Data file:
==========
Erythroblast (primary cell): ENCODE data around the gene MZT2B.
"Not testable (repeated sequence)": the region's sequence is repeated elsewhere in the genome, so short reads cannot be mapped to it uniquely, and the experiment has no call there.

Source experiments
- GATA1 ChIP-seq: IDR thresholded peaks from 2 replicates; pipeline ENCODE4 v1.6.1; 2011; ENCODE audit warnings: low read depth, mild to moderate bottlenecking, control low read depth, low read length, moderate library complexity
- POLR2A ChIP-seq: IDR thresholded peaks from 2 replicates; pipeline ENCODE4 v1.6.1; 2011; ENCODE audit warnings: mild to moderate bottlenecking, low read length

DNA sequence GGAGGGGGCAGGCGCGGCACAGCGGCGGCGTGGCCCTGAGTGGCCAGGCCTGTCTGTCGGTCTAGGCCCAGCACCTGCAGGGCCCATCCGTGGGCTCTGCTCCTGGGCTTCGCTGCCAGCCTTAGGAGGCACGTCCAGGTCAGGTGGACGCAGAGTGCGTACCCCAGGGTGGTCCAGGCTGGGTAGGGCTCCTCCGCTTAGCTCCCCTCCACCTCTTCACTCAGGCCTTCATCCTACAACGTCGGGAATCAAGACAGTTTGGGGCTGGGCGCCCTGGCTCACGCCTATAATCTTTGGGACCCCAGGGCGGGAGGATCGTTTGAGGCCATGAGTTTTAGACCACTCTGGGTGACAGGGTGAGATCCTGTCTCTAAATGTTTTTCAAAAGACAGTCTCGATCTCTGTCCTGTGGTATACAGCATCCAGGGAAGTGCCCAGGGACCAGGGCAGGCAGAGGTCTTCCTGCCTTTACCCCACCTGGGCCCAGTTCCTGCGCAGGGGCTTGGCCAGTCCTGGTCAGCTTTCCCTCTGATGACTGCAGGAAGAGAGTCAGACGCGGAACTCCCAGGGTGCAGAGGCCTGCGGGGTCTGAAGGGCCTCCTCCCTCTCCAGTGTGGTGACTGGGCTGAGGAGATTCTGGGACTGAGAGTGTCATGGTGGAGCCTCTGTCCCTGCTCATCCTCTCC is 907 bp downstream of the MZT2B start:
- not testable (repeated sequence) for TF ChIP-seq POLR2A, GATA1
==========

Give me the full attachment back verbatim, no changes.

Erythroblast (primary cell): ENCODE data around the gene MZT2B.
"Not testable (repeated sequence)": the region's sequence is repeated elsewhere in the genome, so short reads cannot be mapped to it uniquely, and the experiment has no call there.

Source experiments
- GATA1 ChIP-seq: IDR thresholded peaks from 2 replicates; pipeline ENCODE4 v1.6.1; 2011; ENCODE audit warnings: low read depth, mild to moderate bottlenecking, control low read depth, low read length, moderate library complexity
- POLR2A ChIP-seq: IDR thresholded peaks from 2 replicates; pipeline ENCODE4 v1.6.1; 2011; ENCODE audit warnings: mild to moderate bottlenecking, low read length

DNA sequence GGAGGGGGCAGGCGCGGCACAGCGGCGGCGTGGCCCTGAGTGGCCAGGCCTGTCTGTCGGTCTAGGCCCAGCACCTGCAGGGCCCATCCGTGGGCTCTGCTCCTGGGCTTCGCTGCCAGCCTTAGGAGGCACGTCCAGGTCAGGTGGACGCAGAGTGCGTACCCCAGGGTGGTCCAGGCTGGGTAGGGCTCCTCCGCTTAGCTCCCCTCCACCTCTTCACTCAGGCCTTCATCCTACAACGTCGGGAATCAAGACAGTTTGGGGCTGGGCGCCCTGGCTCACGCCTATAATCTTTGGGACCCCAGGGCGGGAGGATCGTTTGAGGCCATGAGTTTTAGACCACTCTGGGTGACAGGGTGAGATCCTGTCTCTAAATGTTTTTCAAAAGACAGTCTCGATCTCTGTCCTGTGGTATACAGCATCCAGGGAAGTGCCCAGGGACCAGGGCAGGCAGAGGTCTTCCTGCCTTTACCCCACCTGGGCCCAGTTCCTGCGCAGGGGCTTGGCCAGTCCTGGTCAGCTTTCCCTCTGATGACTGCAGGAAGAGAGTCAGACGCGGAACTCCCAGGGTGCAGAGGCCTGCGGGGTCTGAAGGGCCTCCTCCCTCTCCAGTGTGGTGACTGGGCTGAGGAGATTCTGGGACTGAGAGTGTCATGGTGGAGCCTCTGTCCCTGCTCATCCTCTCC is 907 bp downstream of the MZT2B start:
- not testable (repeated sequence) for TF ChIP-seq POLR2A, GATA1